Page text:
“It’s heroin, isn’t?” was his conclusion.

“Get over yourself. It’s just Hollywood.” I try to explain how I’m ‘working’ day and night, but Jack won’t listen. He starts crying.

My head can’t take it and he fades out. I leave him ‘hanging on the telephone.’



Coffee helps. I worry that Belushi has been left to his own devices with the auditions finished. I remember how Doug assigned Tony to babysit Elton John when he was performing at the Troubadour. What the hell. I’ll take on the role for my boss, Landis. I drive to the Chateau  and find Belushi passed out with the remainder of his coke stash spread out on a coffee table in the bungalow.

“Wake up, coke-head. I’m taking you to the Valley,” I shake him and roll him out of the bed. I’d been just as out of it before I had coffee. He stumbles after me to the Rent-a-Wreck. With the top down, we roar up Laurel Canyon Blvd over the mountains separating Hollywood from the San Fernando Valley, where the morning overcast has already burned off. Fresh air and sunshine revive him.

“Why the Valley?” he asks.

“Pancakes at Du-Pars can’t be beat.”

I worry he’s about to barf, but he soldiers on. Coffee does the trick. Soon we’re both eating double stacks. A pair of young women come up to us, asking why Belushi is in LA when he’s supposed to be on the SNL show in New York live that night.

“They fired my ass,” is his canned response. Instead of eliciting sympathy, they walk away, now that he no longer is a TV star – typical LA attitude. Fame and its attendant worship are only as good as it lasts.

“See what it’s like being washed up,” I laugh and tell him how I always played second fiddle to a dog.

“So, what’s happening today?” he asks.

I have no plan but since we’re in the Valley, I want to see Tom Petty. I call Jimmy at Larrabee Studios and get his address. Belushi drives us to a rundown motel off Ventura Blvd. “You drive like a pussy,” he claims.

We bang on the door for five minutes before Petty finally answers, cracking the door and peeking out.

“Afraid we was the cops?” I kid him. “Takin’ y’alls time hidin’ yer dope?”

“Hey, it’s the Cracker from Alaska. Ya got that right, ‘cept all the dope got used up last night.”

He gives Belushi a suspicious look until he recognizes him.

“Jesus, Tim. Ya always a star fucker?”

“Yeah. He claims to be a Chicago bluesman. I want to show him some real southern blues.”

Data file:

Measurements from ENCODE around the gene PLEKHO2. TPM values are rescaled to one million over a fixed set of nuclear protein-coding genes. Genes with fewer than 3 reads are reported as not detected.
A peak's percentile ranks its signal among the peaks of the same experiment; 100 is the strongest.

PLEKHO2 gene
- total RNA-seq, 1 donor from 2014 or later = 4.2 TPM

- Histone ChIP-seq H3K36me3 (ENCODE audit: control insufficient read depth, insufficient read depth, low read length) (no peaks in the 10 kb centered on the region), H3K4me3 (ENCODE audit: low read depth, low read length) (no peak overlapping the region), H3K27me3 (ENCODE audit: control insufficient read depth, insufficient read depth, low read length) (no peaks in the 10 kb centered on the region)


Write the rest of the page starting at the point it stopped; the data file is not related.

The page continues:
Tom lets us in. The two double beds for the whole band bring back memories. The drug paraphernalia  on the one table gets Belushi’s attention. He takes out his baggie of coke and plops it down.

That gets all the other Heartbreakers out of bed. Coke was their wake-up fix. No need for coffee.

“Y’all’s in the movie bizness now?”

“Yup. We’s auditionin’ bands for a frat boy movie.”

“What happened ta Hahvahd?”

“It’s my class for this Fall. I’m doin’ work-study.”

“If’n that coke’s from Hahvahd, it must be primo.”

“Naw. Their’s is real expensive and makes y’all smart.”

“You know he don’t talk like this with me,” Belushi notes.

“Yeah. Ol’ Tim’s our favorite rebel wannabee. He had me playin’ Dixie at the Florida State Swim Championships last year.”

“You played with his band?”

“We all opened fer Skynyrd. His drummer and I incited a riot. The police shot Tim’s dog. The crowd panicked. Skynyrd came out and we all jammed to a packed stadium. His band had the quickest burnout in rock history. They’s Southern legends.”

“He and I jammed at the Troubadour yesterday.”

“No shit?”

“I’m gonna be a singing star in the movies now. The director don’t know it yet.”

They continue to dissect and disrespect me. I think maybe the Heartbreakers should be the movie’s band. I worry they’d be insulted to play cover songs. Their own material is great for a certain audience but not universal. There is no reason to not give them a shot.

“We gonna jam?” I demand, sick of being their object of derision.

“Yeah. Let’s do it. Our equipment’s in a storage unit nearby. We jam there as long as it’s daytime.”